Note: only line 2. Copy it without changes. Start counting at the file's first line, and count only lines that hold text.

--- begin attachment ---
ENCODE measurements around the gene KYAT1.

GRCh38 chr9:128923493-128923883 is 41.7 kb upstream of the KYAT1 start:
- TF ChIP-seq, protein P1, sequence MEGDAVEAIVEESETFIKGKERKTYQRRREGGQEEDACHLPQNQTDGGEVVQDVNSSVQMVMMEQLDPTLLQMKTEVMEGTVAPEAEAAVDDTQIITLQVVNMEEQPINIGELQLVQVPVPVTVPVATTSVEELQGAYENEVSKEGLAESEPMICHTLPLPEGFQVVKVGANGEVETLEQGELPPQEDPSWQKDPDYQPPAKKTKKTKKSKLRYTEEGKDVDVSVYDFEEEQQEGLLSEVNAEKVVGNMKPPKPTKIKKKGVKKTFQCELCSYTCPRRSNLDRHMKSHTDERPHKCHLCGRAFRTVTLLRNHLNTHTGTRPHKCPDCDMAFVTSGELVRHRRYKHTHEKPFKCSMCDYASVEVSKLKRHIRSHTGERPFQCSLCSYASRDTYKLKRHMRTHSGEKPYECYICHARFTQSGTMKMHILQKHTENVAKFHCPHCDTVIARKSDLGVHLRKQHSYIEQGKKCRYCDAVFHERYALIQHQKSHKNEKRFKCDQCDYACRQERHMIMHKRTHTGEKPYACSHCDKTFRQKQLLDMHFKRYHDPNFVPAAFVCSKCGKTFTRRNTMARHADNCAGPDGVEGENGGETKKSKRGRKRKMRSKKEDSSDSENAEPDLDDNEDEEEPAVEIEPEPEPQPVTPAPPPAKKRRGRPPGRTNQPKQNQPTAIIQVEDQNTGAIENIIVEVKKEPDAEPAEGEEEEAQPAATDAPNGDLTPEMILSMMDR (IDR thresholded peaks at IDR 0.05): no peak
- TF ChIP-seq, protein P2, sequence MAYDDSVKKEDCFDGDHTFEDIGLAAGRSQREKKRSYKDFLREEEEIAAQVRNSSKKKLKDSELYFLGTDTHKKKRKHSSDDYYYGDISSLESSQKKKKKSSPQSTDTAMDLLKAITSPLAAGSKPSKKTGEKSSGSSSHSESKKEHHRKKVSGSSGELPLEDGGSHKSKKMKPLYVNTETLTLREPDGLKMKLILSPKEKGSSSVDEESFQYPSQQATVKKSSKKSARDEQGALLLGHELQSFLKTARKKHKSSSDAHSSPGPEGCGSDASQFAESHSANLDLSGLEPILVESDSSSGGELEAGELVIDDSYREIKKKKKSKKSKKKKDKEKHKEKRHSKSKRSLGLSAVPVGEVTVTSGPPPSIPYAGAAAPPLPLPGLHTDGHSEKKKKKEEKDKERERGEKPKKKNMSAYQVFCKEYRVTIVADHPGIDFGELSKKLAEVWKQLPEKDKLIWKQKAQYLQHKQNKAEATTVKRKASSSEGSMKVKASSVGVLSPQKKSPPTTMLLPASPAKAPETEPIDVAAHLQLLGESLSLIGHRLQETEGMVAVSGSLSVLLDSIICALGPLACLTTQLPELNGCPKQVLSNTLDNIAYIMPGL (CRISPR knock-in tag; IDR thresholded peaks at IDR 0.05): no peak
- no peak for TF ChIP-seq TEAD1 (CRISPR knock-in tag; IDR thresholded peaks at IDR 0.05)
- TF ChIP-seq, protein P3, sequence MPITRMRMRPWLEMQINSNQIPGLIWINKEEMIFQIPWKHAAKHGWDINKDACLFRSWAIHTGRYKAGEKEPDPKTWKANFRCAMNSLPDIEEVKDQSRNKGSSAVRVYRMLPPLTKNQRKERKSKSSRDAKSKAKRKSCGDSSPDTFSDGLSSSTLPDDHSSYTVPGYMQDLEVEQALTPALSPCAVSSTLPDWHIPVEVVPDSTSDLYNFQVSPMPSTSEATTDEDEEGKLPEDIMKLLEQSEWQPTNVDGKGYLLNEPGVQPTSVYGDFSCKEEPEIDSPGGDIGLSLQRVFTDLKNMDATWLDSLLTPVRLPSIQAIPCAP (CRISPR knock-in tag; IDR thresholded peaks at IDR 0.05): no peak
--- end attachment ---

GRCh38 chr9:128923493-128923883 is 41.7 kb upstream of the KYAT1 start: